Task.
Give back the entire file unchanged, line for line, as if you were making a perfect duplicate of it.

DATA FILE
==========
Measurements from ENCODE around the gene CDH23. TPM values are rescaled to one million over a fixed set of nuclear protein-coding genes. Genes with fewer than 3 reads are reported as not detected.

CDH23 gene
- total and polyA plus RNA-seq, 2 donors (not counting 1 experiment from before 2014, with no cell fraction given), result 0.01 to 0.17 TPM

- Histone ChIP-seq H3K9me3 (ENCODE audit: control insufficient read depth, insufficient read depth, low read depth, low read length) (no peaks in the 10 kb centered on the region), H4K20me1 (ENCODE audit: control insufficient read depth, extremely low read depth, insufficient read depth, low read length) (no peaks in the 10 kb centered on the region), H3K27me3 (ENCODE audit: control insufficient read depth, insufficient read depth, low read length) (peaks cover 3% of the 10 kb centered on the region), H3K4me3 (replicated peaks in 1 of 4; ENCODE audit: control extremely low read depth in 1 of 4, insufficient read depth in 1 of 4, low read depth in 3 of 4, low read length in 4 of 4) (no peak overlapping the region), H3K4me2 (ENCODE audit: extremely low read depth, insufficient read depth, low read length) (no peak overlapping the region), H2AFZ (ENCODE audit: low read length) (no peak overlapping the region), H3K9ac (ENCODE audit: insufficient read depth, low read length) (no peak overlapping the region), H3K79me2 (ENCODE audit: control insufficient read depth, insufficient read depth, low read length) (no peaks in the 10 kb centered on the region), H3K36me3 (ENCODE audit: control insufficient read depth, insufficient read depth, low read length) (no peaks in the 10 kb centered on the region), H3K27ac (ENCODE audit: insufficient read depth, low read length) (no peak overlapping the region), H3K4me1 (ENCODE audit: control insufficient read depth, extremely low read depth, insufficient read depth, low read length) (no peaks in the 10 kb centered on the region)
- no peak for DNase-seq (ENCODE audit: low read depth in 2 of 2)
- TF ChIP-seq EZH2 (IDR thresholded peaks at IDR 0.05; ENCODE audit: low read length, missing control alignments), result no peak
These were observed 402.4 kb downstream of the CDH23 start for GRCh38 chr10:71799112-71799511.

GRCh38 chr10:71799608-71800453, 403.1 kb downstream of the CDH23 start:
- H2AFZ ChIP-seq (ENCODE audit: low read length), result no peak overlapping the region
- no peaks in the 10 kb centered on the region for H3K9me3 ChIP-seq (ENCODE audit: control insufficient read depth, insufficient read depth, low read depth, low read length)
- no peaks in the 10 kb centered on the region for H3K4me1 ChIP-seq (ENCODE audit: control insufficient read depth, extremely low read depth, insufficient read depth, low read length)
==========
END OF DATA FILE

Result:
Measurements from ENCODE around the gene CDH23. TPM values are rescaled to one million over a fixed set of nuclear protein-coding genes. Genes with fewer than 3 reads are reported as not detected.

CDH23 gene
- total and polyA plus RNA-seq, 2 donors (not counting 1 experiment from before 2014, with no cell fraction given), result 0.01 to 0.17 TPM

- Histone ChIP-seq H3K9me3 (ENCODE audit: control insufficient read depth, insufficient read depth, low read depth, low read length) (no peaks in the 10 kb centered on the region), H4K20me1 (ENCODE audit: control insufficient read depth, extremely low read depth, insufficient read depth, low read length) (no peaks in the 10 kb centered on the region), H3K27me3 (ENCODE audit: control insufficient read depth, insufficient read depth, low read length) (peaks cover 3% of the 10 kb centered on the region), H3K4me3 (replicated peaks in 1 of 4; ENCODE audit: control extremely low read depth in 1 of 4, insufficient read depth in 1 of 4, low read depth in 3 of 4, low read length in 4 of 4) (no peak overlapping the region), H3K4me2 (ENCODE audit: extremely low read depth, insufficient read depth, low read length) (no peak overlapping the region), H2AFZ (ENCODE audit: low read length) (no peak overlapping the region), H3K9ac (ENCODE audit: insufficient read depth, low read length) (no peak overlapping the region), H3K79me2 (ENCODE audit: control insufficient read depth, insufficient read depth, low read length) (no peaks in the 10 kb centered on the region), H3K36me3 (ENCODE audit: control insufficient read depth, insufficient read depth, low read length) (no peaks in the 10 kb centered on the region), H3K27ac (ENCODE audit: insufficient read depth, low read length) (no peak overlapping the region), H3K4me1 (ENCODE audit: control insufficient read depth, extremely low read depth, insufficient read depth, low read length) (no peaks in the 10 kb centered on the region)
- no peak for DNase-seq (ENCODE audit: low read depth in 2 of 2)
- TF ChIP-seq EZH2 (IDR thresholded peaks at IDR 0.05; ENCODE audit: low read length, missing control alignments), result no peak
These were observed 402.4 kb downstream of the CDH23 start for GRCh38 chr10:71799112-71799511.

GRCh38 chr10:71799608-71800453, 403.1 kb downstream of the CDH23 start:
- H2AFZ ChIP-seq (ENCODE audit: low read length), result no peak overlapping the region
- no peaks in the 10 kb centered on the region for H3K9me3 ChIP-seq (ENCODE audit: control insufficient read depth, insufficient read depth, low read depth, low read length)
- no peaks in the 10 kb centered on the region for H3K4me1 ChIP-seq (ENCODE audit: control insufficient read depth, extremely low read depth, insufficient read depth, low read length)